May Faces of Pharmacy

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May Faces of Pharmacy:

Paula Borer, CPHT

Lead Medication Assistance Program Advocate, Co-Pay Assistance Liaison, Billings Clinic.
Paula Borer, CPhT at Billings Clinic, Billings, Montana. Billings Clinic is the largest Magnet facility in the state of Montana 16 years running. Paula first started as a technician in training at the City County Health Department in the early 2000’s. She joined Billings Clinic with the intention of helping to develop a collaboration between the 3 major health care facilities in the area, which is still in effect 20 years later. Initially, her focus was on medication assistance with the goal of obtaining high cost medications at little to no cost to the patient.  That focus has led to hundreds of patients each month being able to obtain medications they would not normally be able to afford and helping to prevent the need to additional care that may occur if patients are not able to receive the therapy they need due to cost.

As the need for patient resources grew related to medication cost, Paula was able to assist with co-pay assistance and infusion therapy assistance. She currently focuses on Oncology and Infusion Center medication free drug programs. Patients with the ever-growing financial difficulty dealing with the complicated manufacturer copay reimbursement programs now have Paula to help navigate them through the overwhelming process. She has taken on the role for many patients by submitting the claims to help them continue to afford their infusions. Paula is responsible for the Billings Clinic Cancer Repository, the only one in the state of Montana. The Cancer Repository allows many patients to donate unused costly cancer medications that other patients could benefit from who would otherwise face high out of pockets expenses.

Paula has also assumed roles at the Billings Community Covid-19 Clinic helping with vaccine clinic and navigating the community through a seamless undergoing during a most stressful and trying time for our healthcare workers. She has been an amazing role model, preceptor, and instructor within the Billings Clinic Community. She has been named a recipient of the Billings Clinic Personal Excellence Award which is given for exemplary patient care and nominated by peers. In addition to that she has also been awarded the Personal Service Award, featured as a spotlight hero and garnished with the Holiday Hero Award for extraordinary work with piloting the Medication Assistance Program in December of 2013, and lastly awarded the RX Assist Award for help in growing patient awareness in medication assistance.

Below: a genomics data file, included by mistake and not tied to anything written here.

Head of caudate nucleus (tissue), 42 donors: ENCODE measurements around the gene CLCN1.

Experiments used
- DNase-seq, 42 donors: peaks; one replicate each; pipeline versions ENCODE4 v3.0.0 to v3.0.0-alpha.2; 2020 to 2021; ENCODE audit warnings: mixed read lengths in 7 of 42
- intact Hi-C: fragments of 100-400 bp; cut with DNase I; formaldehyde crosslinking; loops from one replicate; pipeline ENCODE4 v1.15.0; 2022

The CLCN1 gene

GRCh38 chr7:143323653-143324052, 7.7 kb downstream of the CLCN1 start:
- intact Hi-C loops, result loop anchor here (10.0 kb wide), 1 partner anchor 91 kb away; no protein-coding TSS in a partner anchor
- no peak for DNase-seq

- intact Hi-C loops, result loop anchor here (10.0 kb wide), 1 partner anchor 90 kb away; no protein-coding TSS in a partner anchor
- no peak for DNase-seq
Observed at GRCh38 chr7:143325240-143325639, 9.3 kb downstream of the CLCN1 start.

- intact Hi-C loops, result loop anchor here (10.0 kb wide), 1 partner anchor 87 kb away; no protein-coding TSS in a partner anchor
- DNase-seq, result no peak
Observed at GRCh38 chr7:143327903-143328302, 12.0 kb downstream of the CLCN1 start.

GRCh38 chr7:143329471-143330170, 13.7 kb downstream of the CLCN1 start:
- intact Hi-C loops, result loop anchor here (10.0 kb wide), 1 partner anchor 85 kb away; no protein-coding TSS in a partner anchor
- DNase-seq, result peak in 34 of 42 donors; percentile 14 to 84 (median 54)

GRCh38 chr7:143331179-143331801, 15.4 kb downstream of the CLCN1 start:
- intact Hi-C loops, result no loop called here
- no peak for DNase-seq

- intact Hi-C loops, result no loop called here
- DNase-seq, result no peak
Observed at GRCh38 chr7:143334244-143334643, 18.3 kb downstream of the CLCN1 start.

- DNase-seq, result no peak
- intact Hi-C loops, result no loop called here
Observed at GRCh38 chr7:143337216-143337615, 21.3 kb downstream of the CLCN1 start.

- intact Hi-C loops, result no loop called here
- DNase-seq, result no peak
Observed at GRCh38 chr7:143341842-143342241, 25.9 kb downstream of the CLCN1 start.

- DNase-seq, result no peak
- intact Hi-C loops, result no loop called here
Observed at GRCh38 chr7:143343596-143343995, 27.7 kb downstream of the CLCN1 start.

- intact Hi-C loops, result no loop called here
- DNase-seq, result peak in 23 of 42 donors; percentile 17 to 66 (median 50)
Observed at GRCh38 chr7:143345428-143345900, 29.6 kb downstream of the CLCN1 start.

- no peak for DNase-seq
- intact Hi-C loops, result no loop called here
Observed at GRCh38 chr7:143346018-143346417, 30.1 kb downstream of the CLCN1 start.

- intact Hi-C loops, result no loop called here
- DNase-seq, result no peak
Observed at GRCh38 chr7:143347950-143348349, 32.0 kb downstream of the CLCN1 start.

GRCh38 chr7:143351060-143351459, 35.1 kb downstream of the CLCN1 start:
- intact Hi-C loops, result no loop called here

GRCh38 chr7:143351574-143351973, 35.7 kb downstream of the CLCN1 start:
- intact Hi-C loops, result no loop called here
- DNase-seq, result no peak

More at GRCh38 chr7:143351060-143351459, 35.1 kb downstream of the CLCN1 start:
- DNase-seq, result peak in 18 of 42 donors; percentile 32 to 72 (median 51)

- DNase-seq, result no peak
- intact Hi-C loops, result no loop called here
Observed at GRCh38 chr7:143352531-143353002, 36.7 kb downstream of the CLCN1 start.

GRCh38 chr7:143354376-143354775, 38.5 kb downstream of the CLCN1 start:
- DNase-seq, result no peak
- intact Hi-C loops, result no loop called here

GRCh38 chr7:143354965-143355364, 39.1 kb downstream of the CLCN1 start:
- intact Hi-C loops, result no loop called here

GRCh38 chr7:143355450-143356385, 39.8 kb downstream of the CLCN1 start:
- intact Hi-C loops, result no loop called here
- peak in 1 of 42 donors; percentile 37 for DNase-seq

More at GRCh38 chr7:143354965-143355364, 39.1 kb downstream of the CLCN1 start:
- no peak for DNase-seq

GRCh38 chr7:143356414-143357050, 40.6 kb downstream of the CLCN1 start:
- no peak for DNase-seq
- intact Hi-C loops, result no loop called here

In her spare time, she enjoys spending time with her children and 3 grandchildren, working in her yard, and watching movies with her husband. She enjoys camping and family time the most.

Michelle So, Pharm.D., AAHIVP

Michelle So, born and raised in San Francisco, received her doctorate from the University of the Pacific and went on to complete a PGY1 residency with Alameda Health System.  At Alameda County’s Highland Hospital, she was able to care for and serve the residents of Alameda County who were part of the most vulnerable populations in that they were mostly indigent, low-income, underserved, and uninsured.  She was able to really see how pharmacy staff are a much-needed arm in the collaborative care team and what a difference they can make to ensure better patient outcomes.  This experience ignited a passion to want to continue to care for those who need it most. 

After residency, she found her next home at EBAC (East Bay AIDS Center/East Bay Advanced Care) Clinic and Pharmacy, part of Alta Bates Summit Medical Center, where she is part of a multi-disciplinary team that provides care for over 1,000 HIV-positive patients in Oakland, California.  EBAC is the largest HIV clinic in Oakland and a unique collaborative care model with medical providers (MDs and NPs), nurses, social workers, behavioral health, medical assistants, financial/benefits coordinators, phlebotomists, and pharmacy staff. Michelle is passionate about providing the best direct patient care by helping clients break down barriers to medication access and adherence.  She also values her role as a member of the clinical team assisting with difficult clinical cases (each day is never the same) as well as cutting edge research, as the clinic is involved in many trials and grants.  During her time there, she has implemented the Hepatitis C treatment program, developed a patient management program, and assisted in achieving URAC Specialty Pharmacy Accreditation.  She also helped start a discharge pharmacy program for the hospital called Meds in Hand.

Through her work at EBAC, she feels very honored to have made lasting relationships with her patients and colleagues, and truly feels grateful for the opportunity to make a difference. 

When she’s not working, Michelle enjoys traveling, experiencing new and delicious food adventures, cooking and entertaining family/friends, and spending time in her garden with her husband Will, dog Hamilton, and their pet chickens and ducks (friends, not food).

Jordan Stanley, PharmD